The next song, “Divide and Conquer”, addresses how we can view ourselves within a larger context – I love that lyric about holding yourself accountable because we are all responsible – it seems like we have forgotten this fact as a culture. What motivated you to address that lyrically?

Simone: Well, it’s a lyric from Mark and “Divide and Conquer” is basically talking about the French government, the Americans trying to divide Libya in order to kind of conquer it, you know, divide the country to start fighting a war against each other, weakening the country and then taking over. The lines, “hold yourself accountable / for the mess around us all,” – if we just assume that what the politicians say is correct and never question anything, but in the end we are the ones that can vote or make a change if we all stick together, but if you are indifferent to what is going on in the end you are also responsible but indirectly.

FWM: Over the past year in Europe and North America we’ve all seen the backlash against various ethnic and minority groups. I was surprised to read that there was anti-immigrant sentiment taking hold even in the Netherlands, since Dutch pragmatism by its very nature eschews extremes; so, as someone for whom the Netherlands is home, how are people there combating the right wing rhetoric that has been on the rise?

Simone: Well I guess that, with what is happening, especially now in Germany, and there have been some things going on in France, when you are thinking about terror attacks people are going to really start doubting all the immigrants, but not everybody is the same. The extreme people – like within religion, you know, it is the extremists that are dangerous – but the fear that is spreading among the people when you look at someone with a beard or women wearing the burkas, people are automatically getting scared and those right-winged people that have quite heavy assumptions or, you know, they are very radical, they will get power because people get scared and want a quick solution but that is probably also not what was not needed.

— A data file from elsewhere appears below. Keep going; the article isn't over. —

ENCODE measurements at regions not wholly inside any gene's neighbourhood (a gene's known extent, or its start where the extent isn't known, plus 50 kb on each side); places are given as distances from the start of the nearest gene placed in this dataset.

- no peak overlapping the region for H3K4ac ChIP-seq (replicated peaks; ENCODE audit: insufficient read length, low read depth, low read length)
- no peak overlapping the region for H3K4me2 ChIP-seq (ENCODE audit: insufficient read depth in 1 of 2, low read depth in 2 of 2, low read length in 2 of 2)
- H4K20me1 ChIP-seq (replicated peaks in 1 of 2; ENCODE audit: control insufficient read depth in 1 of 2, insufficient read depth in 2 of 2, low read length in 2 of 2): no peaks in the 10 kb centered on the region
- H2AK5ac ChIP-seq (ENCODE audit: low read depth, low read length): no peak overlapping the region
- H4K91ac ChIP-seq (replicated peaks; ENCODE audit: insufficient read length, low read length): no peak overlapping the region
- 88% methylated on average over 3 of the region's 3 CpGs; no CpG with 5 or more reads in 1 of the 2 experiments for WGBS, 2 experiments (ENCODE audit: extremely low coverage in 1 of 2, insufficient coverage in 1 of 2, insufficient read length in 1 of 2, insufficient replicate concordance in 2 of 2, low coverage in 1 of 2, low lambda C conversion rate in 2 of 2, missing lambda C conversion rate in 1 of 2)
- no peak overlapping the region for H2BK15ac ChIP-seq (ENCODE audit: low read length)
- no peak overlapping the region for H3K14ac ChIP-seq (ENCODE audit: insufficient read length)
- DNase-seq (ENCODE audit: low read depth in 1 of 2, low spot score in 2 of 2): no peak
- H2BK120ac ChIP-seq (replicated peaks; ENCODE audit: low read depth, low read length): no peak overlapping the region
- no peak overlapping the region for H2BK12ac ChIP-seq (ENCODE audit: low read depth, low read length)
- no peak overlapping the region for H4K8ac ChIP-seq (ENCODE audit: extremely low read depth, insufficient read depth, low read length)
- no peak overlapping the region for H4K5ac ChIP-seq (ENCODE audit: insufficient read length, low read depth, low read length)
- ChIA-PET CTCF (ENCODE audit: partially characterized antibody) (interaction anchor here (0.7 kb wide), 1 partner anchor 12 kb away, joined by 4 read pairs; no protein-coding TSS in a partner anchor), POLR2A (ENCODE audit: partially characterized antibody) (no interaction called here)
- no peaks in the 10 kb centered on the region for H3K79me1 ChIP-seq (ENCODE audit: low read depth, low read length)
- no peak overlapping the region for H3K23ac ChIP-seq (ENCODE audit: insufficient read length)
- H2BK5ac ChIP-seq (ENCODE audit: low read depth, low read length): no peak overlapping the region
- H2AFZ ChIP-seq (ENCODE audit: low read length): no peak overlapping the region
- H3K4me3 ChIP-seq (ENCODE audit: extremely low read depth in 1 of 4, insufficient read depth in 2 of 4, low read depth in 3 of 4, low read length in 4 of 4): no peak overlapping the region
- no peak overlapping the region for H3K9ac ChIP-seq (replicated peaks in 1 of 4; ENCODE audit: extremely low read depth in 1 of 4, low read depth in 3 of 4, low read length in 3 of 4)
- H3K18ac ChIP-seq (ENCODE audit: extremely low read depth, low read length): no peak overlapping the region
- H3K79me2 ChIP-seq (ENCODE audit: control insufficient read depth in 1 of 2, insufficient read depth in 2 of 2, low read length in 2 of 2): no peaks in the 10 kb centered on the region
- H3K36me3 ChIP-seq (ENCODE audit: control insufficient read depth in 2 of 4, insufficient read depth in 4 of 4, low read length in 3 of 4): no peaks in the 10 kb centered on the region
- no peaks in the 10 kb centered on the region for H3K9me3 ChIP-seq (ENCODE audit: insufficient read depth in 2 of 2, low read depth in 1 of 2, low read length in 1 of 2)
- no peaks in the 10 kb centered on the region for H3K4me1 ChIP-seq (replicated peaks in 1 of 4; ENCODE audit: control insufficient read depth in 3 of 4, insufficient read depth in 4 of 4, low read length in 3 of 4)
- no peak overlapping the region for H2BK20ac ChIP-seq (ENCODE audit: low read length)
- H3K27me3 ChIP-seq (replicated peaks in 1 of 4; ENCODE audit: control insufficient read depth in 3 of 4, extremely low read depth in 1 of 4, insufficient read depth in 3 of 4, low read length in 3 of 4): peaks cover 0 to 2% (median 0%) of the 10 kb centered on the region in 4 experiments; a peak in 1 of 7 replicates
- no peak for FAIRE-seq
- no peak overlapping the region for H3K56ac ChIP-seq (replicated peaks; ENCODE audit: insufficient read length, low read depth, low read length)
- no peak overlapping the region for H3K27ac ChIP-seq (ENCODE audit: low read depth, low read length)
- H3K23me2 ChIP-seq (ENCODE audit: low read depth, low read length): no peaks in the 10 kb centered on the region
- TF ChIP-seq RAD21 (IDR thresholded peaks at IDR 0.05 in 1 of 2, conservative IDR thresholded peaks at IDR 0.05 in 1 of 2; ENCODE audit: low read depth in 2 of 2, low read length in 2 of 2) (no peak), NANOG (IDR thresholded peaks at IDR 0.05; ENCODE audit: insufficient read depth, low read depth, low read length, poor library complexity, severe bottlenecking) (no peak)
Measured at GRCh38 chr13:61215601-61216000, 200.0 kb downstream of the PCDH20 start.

I am no political expert nor do I follow all the news channels because the news is manipulated; each country of course has different, how do you say, left or right and the owners of the media can control what the media is writing, on top of that most things in media are negative so sometimes there have been days when I just didn’t want to check the news lines because there were something every day and as a band you are traveling, we’re at airports, we’re always where larger groups of people are – we played at Le Bataclan in Paris, and I live close to Munich, where another kid that started stabbing other people in the train, that was like absolutely insane – the trick is not to let fear take over and that is where music comes in, music is like a soothing balm for the soul, you know, it can unite people, it can enhance your real emotions and make people feel stronger and it offers solace. It is definitely a thing that we should never give up on, and always turn to, whenever we feel alone or when are we are living in fear.

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Epica perform tonight in Vancouver at Venue with support from Fleshgod Apocalypse, Arkona, and The Agonist.